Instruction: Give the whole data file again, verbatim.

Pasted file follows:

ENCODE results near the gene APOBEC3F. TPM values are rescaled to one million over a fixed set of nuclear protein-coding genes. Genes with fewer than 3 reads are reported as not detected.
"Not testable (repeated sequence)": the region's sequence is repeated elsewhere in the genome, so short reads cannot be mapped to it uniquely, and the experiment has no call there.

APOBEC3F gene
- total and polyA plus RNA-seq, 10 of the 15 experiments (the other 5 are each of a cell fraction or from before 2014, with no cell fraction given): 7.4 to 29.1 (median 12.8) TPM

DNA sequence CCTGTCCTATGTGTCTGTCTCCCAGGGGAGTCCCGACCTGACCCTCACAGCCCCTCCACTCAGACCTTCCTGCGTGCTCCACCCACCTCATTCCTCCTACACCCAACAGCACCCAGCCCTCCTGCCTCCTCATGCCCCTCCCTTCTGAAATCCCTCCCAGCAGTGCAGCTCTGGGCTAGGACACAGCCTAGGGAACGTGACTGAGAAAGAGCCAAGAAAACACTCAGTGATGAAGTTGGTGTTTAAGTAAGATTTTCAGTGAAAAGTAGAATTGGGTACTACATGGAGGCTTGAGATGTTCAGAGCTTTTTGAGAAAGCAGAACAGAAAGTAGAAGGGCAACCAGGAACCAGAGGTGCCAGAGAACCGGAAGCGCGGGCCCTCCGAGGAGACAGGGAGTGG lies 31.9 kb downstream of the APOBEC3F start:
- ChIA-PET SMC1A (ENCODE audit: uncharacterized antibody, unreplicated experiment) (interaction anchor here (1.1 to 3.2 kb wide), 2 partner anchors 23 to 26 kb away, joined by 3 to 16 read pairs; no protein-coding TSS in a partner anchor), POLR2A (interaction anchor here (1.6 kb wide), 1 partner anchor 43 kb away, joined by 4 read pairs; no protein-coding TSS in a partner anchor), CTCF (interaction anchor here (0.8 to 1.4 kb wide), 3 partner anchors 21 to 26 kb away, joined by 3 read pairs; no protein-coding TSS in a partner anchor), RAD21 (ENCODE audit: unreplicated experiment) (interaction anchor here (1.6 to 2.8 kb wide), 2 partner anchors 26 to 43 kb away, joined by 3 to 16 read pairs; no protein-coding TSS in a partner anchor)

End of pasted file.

ENCODE results near the gene APOBEC3F. TPM values are rescaled to one million over a fixed set of nuclear protein-coding genes. Genes with fewer than 3 reads are reported as not detected.
"Not testable (repeated sequence)": the region's sequence is repeated elsewhere in the genome, so short reads cannot be mapped to it uniquely, and the experiment has no call there.

APOBEC3F gene
- total and polyA plus RNA-seq, 10 of the 15 experiments (the other 5 are each of a cell fraction or from before 2014, with no cell fraction given): 7.4 to 29.1 (median 12.8) TPM

DNA sequence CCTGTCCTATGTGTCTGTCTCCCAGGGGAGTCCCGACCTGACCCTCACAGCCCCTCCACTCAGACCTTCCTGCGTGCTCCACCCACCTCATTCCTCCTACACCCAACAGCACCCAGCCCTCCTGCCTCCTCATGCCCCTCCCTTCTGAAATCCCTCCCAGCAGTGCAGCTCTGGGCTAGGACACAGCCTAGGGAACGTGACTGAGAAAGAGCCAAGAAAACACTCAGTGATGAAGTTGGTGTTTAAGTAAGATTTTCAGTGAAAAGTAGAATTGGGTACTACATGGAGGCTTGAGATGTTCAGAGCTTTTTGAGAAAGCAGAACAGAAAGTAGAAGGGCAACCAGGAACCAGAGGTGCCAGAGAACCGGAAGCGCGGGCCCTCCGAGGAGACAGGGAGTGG lies 31.9 kb downstream of the APOBEC3F start:
- ChIA-PET SMC1A (ENCODE audit: uncharacterized antibody, unreplicated experiment) (interaction anchor here (1.1 to 3.2 kb wide), 2 partner anchors 23 to 26 kb away, joined by 3 to 16 read pairs; no protein-coding TSS in a partner anchor), POLR2A (interaction anchor here (1.6 kb wide), 1 partner anchor 43 kb away, joined by 4 read pairs; no protein-coding TSS in a partner anchor), CTCF (interaction anchor here (0.8 to 1.4 kb wide), 3 partner anchors 21 to 26 kb away, joined by 3 read pairs; no protein-coding TSS in a partner anchor), RAD21 (ENCODE audit: unreplicated experiment) (interaction anchor here (1.6 to 2.8 kb wide), 2 partner anchors 26 to 43 kb away, joined by 3 to 16 read pairs; no protein-coding TSS in a partner anchor)